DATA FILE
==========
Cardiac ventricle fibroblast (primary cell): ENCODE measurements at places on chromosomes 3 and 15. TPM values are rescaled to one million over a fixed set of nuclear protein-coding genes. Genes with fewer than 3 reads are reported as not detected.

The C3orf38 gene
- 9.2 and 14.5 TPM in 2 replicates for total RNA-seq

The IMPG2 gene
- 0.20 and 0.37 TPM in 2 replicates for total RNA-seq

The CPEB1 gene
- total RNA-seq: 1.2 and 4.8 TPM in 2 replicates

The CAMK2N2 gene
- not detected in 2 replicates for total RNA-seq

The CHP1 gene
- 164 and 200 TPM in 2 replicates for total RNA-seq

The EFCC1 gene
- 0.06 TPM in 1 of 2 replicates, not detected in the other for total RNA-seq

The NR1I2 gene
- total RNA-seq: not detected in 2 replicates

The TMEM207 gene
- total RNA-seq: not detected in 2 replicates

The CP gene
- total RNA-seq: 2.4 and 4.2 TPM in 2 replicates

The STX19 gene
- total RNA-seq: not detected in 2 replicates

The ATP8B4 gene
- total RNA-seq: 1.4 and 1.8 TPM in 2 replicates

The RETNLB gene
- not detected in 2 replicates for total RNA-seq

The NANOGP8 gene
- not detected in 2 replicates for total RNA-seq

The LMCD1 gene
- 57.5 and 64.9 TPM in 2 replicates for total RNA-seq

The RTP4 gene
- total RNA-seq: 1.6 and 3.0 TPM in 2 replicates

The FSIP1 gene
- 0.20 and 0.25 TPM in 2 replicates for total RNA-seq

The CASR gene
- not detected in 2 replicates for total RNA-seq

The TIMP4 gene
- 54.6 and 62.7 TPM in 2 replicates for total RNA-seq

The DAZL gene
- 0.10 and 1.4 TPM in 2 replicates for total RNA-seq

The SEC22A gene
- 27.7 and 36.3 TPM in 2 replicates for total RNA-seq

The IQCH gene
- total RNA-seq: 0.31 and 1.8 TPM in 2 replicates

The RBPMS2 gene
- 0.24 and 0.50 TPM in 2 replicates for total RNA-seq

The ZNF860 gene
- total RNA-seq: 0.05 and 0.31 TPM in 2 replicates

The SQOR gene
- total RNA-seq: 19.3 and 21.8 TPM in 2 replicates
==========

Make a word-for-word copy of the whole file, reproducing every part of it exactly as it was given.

Cardiac ventricle fibroblast (primary cell): ENCODE measurements at places on chromosomes 3 and 15. TPM values are rescaled to one million over a fixed set of nuclear protein-coding genes. Genes with fewer than 3 reads are reported as not detected.

The C3orf38 gene
- 9.2 and 14.5 TPM in 2 replicates for total RNA-seq

The IMPG2 gene
- 0.20 and 0.37 TPM in 2 replicates for total RNA-seq

The CPEB1 gene
- total RNA-seq: 1.2 and 4.8 TPM in 2 replicates

The CAMK2N2 gene
- not detected in 2 replicates for total RNA-seq

The CHP1 gene
- 164 and 200 TPM in 2 replicates for total RNA-seq

The EFCC1 gene
- 0.06 TPM in 1 of 2 replicates, not detected in the other for total RNA-seq

The NR1I2 gene
- total RNA-seq: not detected in 2 replicates

The TMEM207 gene
- total RNA-seq: not detected in 2 replicates

The CP gene
- total RNA-seq: 2.4 and 4.2 TPM in 2 replicates

The STX19 gene
- total RNA-seq: not detected in 2 replicates

The ATP8B4 gene
- total RNA-seq: 1.4 and 1.8 TPM in 2 replicates

The RETNLB gene
- not detected in 2 replicates for total RNA-seq

The NANOGP8 gene
- not detected in 2 replicates for total RNA-seq

The LMCD1 gene
- 57.5 and 64.9 TPM in 2 replicates for total RNA-seq

The RTP4 gene
- total RNA-seq: 1.6 and 3.0 TPM in 2 replicates

The FSIP1 gene
- 0.20 and 0.25 TPM in 2 replicates for total RNA-seq

The CASR gene
- not detected in 2 replicates for total RNA-seq

The TIMP4 gene
- 54.6 and 62.7 TPM in 2 replicates for total RNA-seq

The DAZL gene
- 0.10 and 1.4 TPM in 2 replicates for total RNA-seq

The SEC22A gene
- 27.7 and 36.3 TPM in 2 replicates for total RNA-seq

The IQCH gene
- total RNA-seq: 0.31 and 1.8 TPM in 2 replicates

The RBPMS2 gene
- 0.24 and 0.50 TPM in 2 replicates for total RNA-seq

The ZNF860 gene
- total RNA-seq: 0.05 and 0.31 TPM in 2 replicates

The SQOR gene
- total RNA-seq: 19.3 and 21.8 TPM in 2 replicates